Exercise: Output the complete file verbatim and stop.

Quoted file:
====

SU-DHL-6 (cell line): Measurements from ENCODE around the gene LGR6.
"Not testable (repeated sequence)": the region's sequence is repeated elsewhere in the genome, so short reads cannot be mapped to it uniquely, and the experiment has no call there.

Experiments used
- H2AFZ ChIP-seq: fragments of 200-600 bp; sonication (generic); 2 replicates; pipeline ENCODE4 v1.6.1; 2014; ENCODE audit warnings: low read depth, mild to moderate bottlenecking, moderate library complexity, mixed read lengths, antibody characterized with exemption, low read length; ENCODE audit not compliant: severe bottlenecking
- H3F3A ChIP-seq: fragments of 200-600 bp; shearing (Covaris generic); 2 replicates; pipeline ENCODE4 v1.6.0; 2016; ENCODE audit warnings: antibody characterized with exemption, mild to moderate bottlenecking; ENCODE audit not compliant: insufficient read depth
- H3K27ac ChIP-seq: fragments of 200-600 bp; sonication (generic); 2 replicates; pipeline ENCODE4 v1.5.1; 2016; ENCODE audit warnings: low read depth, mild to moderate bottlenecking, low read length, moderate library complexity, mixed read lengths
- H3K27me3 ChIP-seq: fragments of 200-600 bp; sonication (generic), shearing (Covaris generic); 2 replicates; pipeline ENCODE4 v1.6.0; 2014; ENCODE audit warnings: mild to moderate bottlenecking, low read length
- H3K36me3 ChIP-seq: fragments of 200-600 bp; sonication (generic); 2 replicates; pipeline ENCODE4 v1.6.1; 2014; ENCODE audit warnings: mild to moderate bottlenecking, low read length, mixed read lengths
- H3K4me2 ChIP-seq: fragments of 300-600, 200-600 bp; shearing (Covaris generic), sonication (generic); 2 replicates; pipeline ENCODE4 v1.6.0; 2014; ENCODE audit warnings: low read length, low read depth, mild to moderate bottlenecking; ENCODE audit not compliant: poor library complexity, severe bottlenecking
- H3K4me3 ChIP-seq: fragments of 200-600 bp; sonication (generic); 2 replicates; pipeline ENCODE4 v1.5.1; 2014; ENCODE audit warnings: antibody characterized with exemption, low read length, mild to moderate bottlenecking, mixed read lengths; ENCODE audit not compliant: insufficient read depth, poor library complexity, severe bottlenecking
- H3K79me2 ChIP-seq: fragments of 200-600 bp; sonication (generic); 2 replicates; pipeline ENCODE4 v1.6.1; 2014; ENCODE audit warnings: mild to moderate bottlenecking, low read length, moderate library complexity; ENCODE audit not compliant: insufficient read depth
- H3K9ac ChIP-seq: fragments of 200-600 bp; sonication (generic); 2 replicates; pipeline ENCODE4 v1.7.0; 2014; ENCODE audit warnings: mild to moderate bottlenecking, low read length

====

SU-DHL-6 (cell line): Measurements from ENCODE around the gene LGR6.
"Not testable (repeated sequence)": the region's sequence is repeated elsewhere in the genome, so short reads cannot be mapped to it uniquely, and the experiment has no call there.

Experiments used
- H2AFZ ChIP-seq: fragments of 200-600 bp; sonication (generic); 2 replicates; pipeline ENCODE4 v1.6.1; 2014; ENCODE audit warnings: low read depth, mild to moderate bottlenecking, moderate library complexity, mixed read lengths, antibody characterized with exemption, low read length; ENCODE audit not compliant: severe bottlenecking
- H3F3A ChIP-seq: fragments of 200-600 bp; shearing (Covaris generic); 2 replicates; pipeline ENCODE4 v1.6.0; 2016; ENCODE audit warnings: antibody characterized with exemption, mild to moderate bottlenecking; ENCODE audit not compliant: insufficient read depth
- H3K27ac ChIP-seq: fragments of 200-600 bp; sonication (generic); 2 replicates; pipeline ENCODE4 v1.5.1; 2016; ENCODE audit warnings: low read depth, mild to moderate bottlenecking, low read length, moderate library complexity, mixed read lengths
- H3K27me3 ChIP-seq: fragments of 200-600 bp; sonication (generic), shearing (Covaris generic); 2 replicates; pipeline ENCODE4 v1.6.0; 2014; ENCODE audit warnings: mild to moderate bottlenecking, low read length
- H3K36me3 ChIP-seq: fragments of 200-600 bp; sonication (generic); 2 replicates; pipeline ENCODE4 v1.6.1; 2014; ENCODE audit warnings: mild to moderate bottlenecking, low read length, mixed read lengths
- H3K4me2 ChIP-seq: fragments of 300-600, 200-600 bp; shearing (Covaris generic), sonication (generic); 2 replicates; pipeline ENCODE4 v1.6.0; 2014; ENCODE audit warnings: low read length, low read depth, mild to moderate bottlenecking; ENCODE audit not compliant: poor library complexity, severe bottlenecking
- H3K4me3 ChIP-seq: fragments of 200-600 bp; sonication (generic); 2 replicates; pipeline ENCODE4 v1.5.1; 2014; ENCODE audit warnings: antibody characterized with exemption, low read length, mild to moderate bottlenecking, mixed read lengths; ENCODE audit not compliant: insufficient read depth, poor library complexity, severe bottlenecking
- H3K79me2 ChIP-seq: fragments of 200-600 bp; sonication (generic); 2 replicates; pipeline ENCODE4 v1.6.1; 2014; ENCODE audit warnings: mild to moderate bottlenecking, low read length, moderate library complexity; ENCODE audit not compliant: insufficient read depth
- H3K9ac ChIP-seq: fragments of 200-600 bp; sonication (generic); 2 replicates; pipeline ENCODE4 v1.7.0; 2014; ENCODE audit warnings: mild to moderate bottlenecking, low read length